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User Journal

Journal Journal: MSS Code Factory 2.3.12994 Service Pack 1

This release refactors and rearchitects the core objects of the system using diamond inheritance of the interfaces so that you can cast between the defining schema names for the objects and the current project's schema names. All of the methods of the new interfaces rely on the defining schema names, but you can safely cast the returned objects to your current schema names.

The goal of this effort was to make it easier to write custom GUI components that rely on the defining schema names for object interfaces, so that you should be able to just reference the jars that provide those custom GUI components, wire them to your projects GUI factories, and automatically use the customized screen components.

It isn't perfect, but it's the best I could do to address what I saw as a glaring flaw with the code base. Of course, the downside is that you may have to do more typecasting in some of your code. There are always trade-offs when designing an architecture.

Another benefit of the new approach is that it is made very clear that you are using the objects and interfaces from a referenced schema/project, an issue which was concerning me as some people might have taken the approach of ignoring the license requirements of the referenced schemas because the code gets re-manufactured into their project. Now there is a clear delineation between the referenced objects and the current project, preventing anyone from pretending they "didn't know" they had to abide by the licenses of referenced projects.

http://msscodefactory.sourceforge.net/

User Journal

Journal Journal: MSS Code Factory 2.3.12932 Released to production!

MSS Code Factory 2.3 adds support for the specification of ServerProc, ServerObjFunc, and ServerListFunc methods that are performed at the server end and atomically committed when invoked by an XMsgClient application.

The 2.3 series also reworks the way that licensing and copyright information are tracked by the manufactured code. Now the license and copyright information of the originating project is used, instead of that of the project that is being manufactured. Just because you included a model someone else designed does not mean you get to take credit for that work.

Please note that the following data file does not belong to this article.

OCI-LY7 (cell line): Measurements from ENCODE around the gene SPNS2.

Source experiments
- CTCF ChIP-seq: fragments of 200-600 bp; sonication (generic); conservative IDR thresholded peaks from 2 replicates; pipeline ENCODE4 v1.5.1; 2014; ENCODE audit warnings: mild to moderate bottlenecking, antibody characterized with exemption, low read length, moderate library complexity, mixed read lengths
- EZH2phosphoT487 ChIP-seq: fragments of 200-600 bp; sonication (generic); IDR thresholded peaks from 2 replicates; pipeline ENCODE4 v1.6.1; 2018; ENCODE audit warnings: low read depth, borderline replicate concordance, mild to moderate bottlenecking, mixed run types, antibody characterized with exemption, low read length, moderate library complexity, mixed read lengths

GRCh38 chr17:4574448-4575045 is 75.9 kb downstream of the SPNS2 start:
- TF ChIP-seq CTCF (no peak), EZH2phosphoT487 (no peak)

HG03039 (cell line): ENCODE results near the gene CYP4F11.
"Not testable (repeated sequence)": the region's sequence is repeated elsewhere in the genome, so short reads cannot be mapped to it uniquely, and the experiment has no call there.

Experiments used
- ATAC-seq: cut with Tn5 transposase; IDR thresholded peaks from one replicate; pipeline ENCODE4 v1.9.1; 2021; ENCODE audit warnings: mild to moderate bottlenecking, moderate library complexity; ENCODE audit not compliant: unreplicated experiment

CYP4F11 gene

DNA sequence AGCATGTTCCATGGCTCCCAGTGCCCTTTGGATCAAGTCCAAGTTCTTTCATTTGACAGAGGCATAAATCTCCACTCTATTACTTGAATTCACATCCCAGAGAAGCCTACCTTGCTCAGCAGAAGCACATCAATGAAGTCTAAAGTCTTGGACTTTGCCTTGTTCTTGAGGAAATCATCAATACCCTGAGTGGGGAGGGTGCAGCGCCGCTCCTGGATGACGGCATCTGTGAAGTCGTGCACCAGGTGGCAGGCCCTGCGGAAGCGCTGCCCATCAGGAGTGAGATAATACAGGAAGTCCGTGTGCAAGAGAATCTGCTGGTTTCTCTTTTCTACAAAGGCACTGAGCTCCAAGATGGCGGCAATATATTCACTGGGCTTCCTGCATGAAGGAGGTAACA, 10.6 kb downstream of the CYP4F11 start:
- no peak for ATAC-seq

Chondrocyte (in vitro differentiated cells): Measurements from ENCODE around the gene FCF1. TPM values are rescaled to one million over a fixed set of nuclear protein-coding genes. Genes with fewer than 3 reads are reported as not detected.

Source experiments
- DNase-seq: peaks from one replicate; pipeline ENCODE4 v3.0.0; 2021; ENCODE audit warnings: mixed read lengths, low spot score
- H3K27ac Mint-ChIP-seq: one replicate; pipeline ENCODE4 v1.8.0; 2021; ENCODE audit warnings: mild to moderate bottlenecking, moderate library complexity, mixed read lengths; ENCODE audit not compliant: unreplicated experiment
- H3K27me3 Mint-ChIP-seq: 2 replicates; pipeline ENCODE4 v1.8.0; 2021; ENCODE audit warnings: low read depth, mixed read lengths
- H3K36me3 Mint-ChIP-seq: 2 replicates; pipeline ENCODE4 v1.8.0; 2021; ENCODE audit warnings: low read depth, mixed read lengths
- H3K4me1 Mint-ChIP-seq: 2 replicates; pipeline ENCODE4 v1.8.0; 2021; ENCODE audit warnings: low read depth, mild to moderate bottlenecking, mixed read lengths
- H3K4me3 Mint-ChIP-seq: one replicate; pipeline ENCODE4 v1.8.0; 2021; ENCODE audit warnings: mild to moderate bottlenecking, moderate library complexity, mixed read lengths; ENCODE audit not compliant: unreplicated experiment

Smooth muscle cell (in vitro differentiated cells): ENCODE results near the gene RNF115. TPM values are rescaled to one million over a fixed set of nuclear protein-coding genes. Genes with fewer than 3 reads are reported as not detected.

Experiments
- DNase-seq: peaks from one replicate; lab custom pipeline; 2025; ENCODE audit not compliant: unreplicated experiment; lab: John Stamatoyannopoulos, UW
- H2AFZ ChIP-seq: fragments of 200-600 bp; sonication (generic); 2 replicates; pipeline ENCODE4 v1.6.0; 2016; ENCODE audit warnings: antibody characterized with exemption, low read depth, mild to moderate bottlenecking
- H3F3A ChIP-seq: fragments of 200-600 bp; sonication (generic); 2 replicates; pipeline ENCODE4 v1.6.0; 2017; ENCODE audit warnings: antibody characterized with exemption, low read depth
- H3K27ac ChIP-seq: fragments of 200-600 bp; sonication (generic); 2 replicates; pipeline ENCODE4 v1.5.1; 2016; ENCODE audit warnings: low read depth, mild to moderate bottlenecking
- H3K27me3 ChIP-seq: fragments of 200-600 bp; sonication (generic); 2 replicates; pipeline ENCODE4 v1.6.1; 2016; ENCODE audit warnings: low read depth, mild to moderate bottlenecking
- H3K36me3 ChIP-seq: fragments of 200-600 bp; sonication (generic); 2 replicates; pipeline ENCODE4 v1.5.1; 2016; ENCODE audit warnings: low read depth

There will be additional service packs adding new functionality to the 2.3 series, but those enhancements will not require further changes to the GEL engine, only the rule base.

http://msscodefactory.sourceforge.net/

User Journal

Journal Journal: I don't understand this Google vs. Oracle thing

For the life of me, I do not understand why Google doesn't just ship an ARM64 build of OpenJDK instead of futzing around with this fight against Oracle. From a pure developer's perspective, the whole thing is flat out STUPID.

Oracle is not preventing Google from shipping their own build of the JDK. They're just stopping them from breaking Java's portability requirement by shipping non-Java bytecode.

Java is not a compiler kit.

User Journal

Journal Journal: April 2015 has been a busy month

April 2015 has been a busier month than I'm used to.

I got MSS Code Factory 2.1 Service Pack 1 out the door after over two months of work.

I packed up and moved to a new apartment.

Last but not least, I installed Ubuntu 14.04.2 LTS on my failing Debian box. I still haven't done any more work on the Windows 7 laptop to get it into a development-usable state, but since I did all that performance tuning on MSS Code Factory 2.1, I really don't need to use the Windows laptop. In fact, the poor beast is so I/O bound when running 2.1 that it sounds like the hard drive is about to rupture and spew it's guts out the keyboard when MSS Code Factory is running.

The shift to Ubuntu 14.04.2 from Debian 7 was a last-ditch attempt to resolve an X-Server crash issue (white-out screen in NVidia 8600-series hardware with NVidia drivers.) Although I did see one such crash on Ubuntu 14.04.2 since installing it in the first week of April, I have not seen it in the ten days since Ubuntu released some X-Server input patches.